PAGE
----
Acupuncture & Oriental Med

Is Acupuncture Useful in Treating Hypertension?

By John C. Longhurst, MD, PhD | Contributing Writer - Vol. 8, No. 4. Winter, 2007

By reducing sympathetic nervous system activity, acupuncture can be a valuable tool in treating mild-to-moderate hypertension. In some cases, it can obviate the need for antihypertensive drugs which often have a lot of side effects. Researchers at the Susan Samueli Center for Integrative Medicine at the University of California, Irvine, are learning how acupuncture works at the neuronal level.

The Energetics of Foods for Health and Healing

By Susan Krieger, LAc, MS | Contributing Writer - Vol. 10, No. 2. Summer, 2009

Biomedical science has reduced foods to the sum of their calories and micronutrients. While it is important to understand the biochemistry of what we eat, it is also important to realize that the qualities, colors, textures of our foods and the ways they are cooked play just as much of a role as their "nutrient content" in influencing our health. Traditional Chinese medicine has much to teach us on this subject.

doTERRA, the Essential Oil Titan, Launches Healthcare System

By Erik Goldman, Editor

doTERRA, one of the world's leading marketers of botanical essential oils for healthcare uses, is launching a healthcare system.DoTerra Healthcare

Guided by a bold vision of transforming American healthcare, the company is planning a nationwide network of integrative medical clinics wholly owned and overseen by doTERRA, that would operate on a membership or concierge-style model, in which "patients pay a monthly membership fee that covers the cost fo their clinical care." These clinics will be completely insurance-free, according to the company's website.

Though the plan is still in an early stage, doTERRA says the company is looking for teams "of dedicated doctors (MDs and DOs), nutritionists, essential oil experts, and wellness coaches" who will "ensure that patients receive the highest levels of care." Those patient will have 24/7 access to their practitioners via a telemedicine practice, and "more face time when they meet with their doctors in person."

The proposed medical services include: complete primary care, urgent care, wellness coaching, nutrition counseling, essential oil therapies, and genome testing.

The Utah-based company is appealing to the public's clear and persistent frustration with mainstream care delivery, by promising comprehensive services that integrate conventional allopathic care with holistic alternatives, including of course use of essential oils as adjunctive therapies. They're simultaneously tapping practitioner desire for a more humane, less-abusive, and more fiscally healthy mode of practice.

A Ready-Made Market

doTERRA has over 400 full-time employees, and claims upward of 3 million distributors (which the company refers to as "wellness advocates") its multi-level marketing system. That's a sizeable ready-made market of individuals who've self-selected for interest in botanical medicine, and other non-pharm alternatives.

Doterra oilsA survey conducted by the company suggests that 85% of Americans want integrative solutions, including essential oils, from their medical practitioners, and 85% would be willing to join a membership-style practice that offers these alternatives. Yet currently, only 15% of respondents have doctors who are providing the sort of care they seek.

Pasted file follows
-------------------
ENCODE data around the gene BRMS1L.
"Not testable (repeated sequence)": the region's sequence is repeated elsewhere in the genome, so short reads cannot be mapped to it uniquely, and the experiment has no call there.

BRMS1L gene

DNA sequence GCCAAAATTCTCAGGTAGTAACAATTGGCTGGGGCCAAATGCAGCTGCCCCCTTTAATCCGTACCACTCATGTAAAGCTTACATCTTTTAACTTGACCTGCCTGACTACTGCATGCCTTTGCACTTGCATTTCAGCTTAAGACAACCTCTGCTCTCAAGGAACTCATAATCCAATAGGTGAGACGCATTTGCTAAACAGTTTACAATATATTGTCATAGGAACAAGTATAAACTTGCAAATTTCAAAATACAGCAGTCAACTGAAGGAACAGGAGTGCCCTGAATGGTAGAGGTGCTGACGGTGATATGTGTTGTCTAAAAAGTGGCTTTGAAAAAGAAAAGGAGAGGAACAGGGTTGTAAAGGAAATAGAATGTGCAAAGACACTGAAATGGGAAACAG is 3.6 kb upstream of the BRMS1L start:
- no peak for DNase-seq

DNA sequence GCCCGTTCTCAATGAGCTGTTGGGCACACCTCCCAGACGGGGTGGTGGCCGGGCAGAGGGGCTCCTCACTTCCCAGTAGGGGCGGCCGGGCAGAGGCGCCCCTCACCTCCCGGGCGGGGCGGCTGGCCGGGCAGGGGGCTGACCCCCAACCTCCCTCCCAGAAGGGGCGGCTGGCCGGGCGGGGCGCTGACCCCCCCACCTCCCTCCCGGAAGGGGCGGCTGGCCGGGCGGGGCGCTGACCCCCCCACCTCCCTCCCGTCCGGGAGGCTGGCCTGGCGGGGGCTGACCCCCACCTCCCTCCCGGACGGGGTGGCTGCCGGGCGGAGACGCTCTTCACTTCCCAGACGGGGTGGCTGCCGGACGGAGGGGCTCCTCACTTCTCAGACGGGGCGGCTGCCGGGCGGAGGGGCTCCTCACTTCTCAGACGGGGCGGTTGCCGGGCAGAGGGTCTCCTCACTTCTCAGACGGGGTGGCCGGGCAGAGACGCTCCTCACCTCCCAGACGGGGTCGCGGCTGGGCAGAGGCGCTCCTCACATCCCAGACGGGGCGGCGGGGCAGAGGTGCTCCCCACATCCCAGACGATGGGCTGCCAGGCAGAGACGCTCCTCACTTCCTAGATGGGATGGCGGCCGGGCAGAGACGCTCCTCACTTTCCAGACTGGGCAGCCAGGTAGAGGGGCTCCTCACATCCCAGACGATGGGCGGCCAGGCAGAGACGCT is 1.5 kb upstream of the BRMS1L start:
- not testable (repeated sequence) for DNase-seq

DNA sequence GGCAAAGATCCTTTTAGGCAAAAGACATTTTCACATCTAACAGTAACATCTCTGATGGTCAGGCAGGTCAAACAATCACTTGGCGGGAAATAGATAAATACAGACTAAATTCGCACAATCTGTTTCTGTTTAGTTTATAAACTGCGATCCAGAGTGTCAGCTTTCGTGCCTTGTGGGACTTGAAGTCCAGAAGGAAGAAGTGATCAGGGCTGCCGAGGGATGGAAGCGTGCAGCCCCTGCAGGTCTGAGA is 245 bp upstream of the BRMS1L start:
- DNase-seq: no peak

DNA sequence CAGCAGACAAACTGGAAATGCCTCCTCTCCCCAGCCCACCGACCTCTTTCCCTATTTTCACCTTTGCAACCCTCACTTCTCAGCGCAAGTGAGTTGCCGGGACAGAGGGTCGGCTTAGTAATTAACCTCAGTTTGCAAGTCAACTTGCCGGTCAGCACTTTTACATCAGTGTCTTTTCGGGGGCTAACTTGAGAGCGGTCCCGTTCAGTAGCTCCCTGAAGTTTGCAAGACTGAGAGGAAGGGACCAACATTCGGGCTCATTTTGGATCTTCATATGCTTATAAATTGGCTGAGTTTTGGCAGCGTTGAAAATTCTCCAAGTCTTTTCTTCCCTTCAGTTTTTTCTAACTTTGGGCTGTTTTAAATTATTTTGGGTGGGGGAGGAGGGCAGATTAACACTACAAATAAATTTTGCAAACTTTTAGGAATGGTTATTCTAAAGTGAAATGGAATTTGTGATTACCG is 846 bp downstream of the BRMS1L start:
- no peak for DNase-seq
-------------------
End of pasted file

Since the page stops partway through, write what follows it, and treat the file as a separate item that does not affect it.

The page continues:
According to the company's site, nearly 50,000 people have already pre-registered to join doTERRA Healthcare.

The company has not released any specifics about the membership costs, the fiscal relationships between clinics and the company's administrators, or how exactly the doTERRA clinics will deliver high-quality primary care imore effectively than mainstream clinics. doTERRA declined Holistic Primary Care's request for an interview at this point. A company spokeswoman stated that it is too soon to reveal details, but that the full plan will be revealed later this summer.

The flagship clinic will be located in Pleasant Grove, UT, to serve doTERRA's on-site employees, followed by a roll-out of clinics across the US later this year.

The effort is being led by Brannick Riggs, MD, a family physician who trained in integrative medicine at the University of Arizona, and David Hill, DC, a chiropractor with broad interests in holistic modalities. Both have extensive experience with essential oils, and with doTERRA as a company.

If doTERRA is able to develop an effective and replicable practice model, it is likely to appeal to many holistic and functional medicine physicians who currently struggle with fiscal and practice development issues.

In it's new initiative, doTERRA is certainly making bold promises. But that should not be surprising. The company--founded in 2008 by former employees of Young Living, another essential oil MLM--has been known for its envelope-pushing claims. On occasion, that's drawn ire from regulators.  In 2014, doTERRA received warning letters from the FDA ordering the company to cease promoting essential oils as treatments for cancer, autism, Ebola, and other diseases.

It remains to be seen how doTERRA will meet the very complex challenges of primary care delivery, and whether they will ultimately come up smelling sweet. But the company clearly has considerable resources,  management know-how, and a committed ecosystem of bright, independent-minded people who are seeking healthcare alternatives.These factors bode well for the success of doTERRA Healthcare.

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